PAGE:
Last week I had the opportunity to re-visit a school in Mboro, Senegal. My first visit had taken place in August, 2009, when the Ecole Notre Dame was just getting ready to start their new school year with an infusion of OLPC laptops. During that visit, I was impressed by how everything seemed to be in place and lined up for this deployment to be a success.
There were four university-level students (from the US) who, as part of the OLPCorps Africa program had spent two weeks in Kigali receiving training, and then 10 weeks on site at their specific school/city where they would carry out their deployment and training. This group benefited from the active support and enthusiastic presence of a local Peace Corps worker, Devon Connelly, as well as from the fact that two of the students had not received their visas to go to Mauritania (to the North of Senegal), so they stayed with this team in Mboro, and effectively doubled the equipment and manpower–from two to four–available to help.
Above are two of the students I met, Stephanie Selvik and Justin Burnett. On the right is Devon Connelly with one of the school’s teachers.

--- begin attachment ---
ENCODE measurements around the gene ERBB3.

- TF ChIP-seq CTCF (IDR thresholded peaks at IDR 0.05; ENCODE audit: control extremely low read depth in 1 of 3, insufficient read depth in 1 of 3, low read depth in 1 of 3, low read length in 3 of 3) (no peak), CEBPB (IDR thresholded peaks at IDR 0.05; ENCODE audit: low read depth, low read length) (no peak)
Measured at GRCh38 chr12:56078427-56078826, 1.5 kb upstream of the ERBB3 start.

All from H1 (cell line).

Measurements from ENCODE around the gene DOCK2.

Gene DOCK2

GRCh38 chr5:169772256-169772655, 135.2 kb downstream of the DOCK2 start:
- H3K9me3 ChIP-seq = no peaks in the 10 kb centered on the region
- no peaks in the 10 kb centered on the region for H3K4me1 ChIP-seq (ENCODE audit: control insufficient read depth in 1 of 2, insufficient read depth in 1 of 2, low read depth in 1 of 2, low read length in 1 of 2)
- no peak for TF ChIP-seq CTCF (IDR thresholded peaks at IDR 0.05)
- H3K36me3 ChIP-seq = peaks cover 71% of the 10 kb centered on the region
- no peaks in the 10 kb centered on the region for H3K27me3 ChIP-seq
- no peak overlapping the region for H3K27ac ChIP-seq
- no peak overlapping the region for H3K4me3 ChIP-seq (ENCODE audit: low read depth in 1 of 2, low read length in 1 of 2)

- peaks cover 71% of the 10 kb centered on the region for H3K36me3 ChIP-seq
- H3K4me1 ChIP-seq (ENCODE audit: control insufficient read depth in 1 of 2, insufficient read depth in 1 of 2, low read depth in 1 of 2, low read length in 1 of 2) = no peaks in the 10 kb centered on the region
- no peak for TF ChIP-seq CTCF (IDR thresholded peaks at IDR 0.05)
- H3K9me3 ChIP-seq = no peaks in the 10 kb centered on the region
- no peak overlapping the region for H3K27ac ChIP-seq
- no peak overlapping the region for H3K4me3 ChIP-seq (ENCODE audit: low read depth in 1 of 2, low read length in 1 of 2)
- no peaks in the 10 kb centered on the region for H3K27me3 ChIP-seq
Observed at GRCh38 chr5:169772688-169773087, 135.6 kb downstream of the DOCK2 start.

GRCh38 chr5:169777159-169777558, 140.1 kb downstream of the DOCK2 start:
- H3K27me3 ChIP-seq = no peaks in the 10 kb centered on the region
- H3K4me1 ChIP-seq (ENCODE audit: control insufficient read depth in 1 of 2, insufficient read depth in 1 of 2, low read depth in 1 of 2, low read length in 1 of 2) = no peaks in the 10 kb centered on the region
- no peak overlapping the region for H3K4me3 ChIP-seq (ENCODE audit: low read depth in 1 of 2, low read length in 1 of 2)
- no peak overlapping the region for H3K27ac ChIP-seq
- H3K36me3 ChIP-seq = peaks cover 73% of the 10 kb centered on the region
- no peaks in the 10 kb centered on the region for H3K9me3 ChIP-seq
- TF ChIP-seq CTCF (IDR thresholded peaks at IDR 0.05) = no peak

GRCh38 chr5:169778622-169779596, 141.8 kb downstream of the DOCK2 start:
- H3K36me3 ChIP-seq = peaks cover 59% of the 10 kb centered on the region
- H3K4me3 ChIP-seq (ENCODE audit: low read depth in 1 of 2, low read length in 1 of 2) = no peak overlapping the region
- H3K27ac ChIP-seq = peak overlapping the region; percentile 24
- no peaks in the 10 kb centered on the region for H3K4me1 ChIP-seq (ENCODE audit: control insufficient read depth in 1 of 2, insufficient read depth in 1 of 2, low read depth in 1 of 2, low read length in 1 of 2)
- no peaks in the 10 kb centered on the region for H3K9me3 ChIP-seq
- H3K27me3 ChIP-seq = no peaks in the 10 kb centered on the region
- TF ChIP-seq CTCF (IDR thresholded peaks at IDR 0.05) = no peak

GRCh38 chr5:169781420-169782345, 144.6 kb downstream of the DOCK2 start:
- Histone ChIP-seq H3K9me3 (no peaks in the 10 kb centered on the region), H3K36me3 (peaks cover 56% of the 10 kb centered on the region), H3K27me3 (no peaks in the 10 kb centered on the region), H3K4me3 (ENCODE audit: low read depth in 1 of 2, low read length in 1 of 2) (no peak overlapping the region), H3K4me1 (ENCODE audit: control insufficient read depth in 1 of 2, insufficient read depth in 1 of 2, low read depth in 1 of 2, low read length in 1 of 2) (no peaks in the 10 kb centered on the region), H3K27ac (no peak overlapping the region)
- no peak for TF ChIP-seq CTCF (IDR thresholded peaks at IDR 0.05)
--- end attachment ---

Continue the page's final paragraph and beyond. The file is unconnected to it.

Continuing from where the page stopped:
As noted above, all the signs were very promising. All the circumstances seemed right. There was a local champion in the school headmaster, Pierre Khar Tine, who had been working to get computers in his school for four years. The town had grid electricity, its residents were fairly well-to-do and widely employed, both of which were thanks to a phosphate mine just up the road. This meant that the parents could afford the school fees for their students to attend this school, and there were no worries about power, for how to charge the laptops. There was even Internet connectivity!
The headmaster had gotten the parents and community involved and excited; this project was the talk of the town because the teachers were recalled during the summer months for technology training, and the students were as well—summer school! And everyone was excited about it! The university students were carrying out both the tech set-up and training, and they reported that all had been going well. They had all the components in place, and training was set to start the next week. (Pictured below has to be one of the most beautiful charging stations I’ve ever seen!)
The school’s headmaster, Pierre, took me on a tour of the grounds, and the first place he took me to was the toilets! Beautiful, shiny, sparkling clean toilets.
And he told me that the previous year, a French NGO had contacted his school, and asked him what they could do for the school. And he thought about this for a while, and then, even though he had been working to get computers into the school for three years at that point, he decided to ask them for assistance with toilets. And so the school had brand new toilets.
I’m sure I was smiling from ear to ear, on hearing this. Toilets before technology. That’s become a big rallying point for me! Because toilets are technology, too, and it just might be the case that with limited resources, human waste disposal might just come first.
And then the next year, in 2009, they got their computers.
Next post: the Mboro OLPC deployment, 1.5 years later.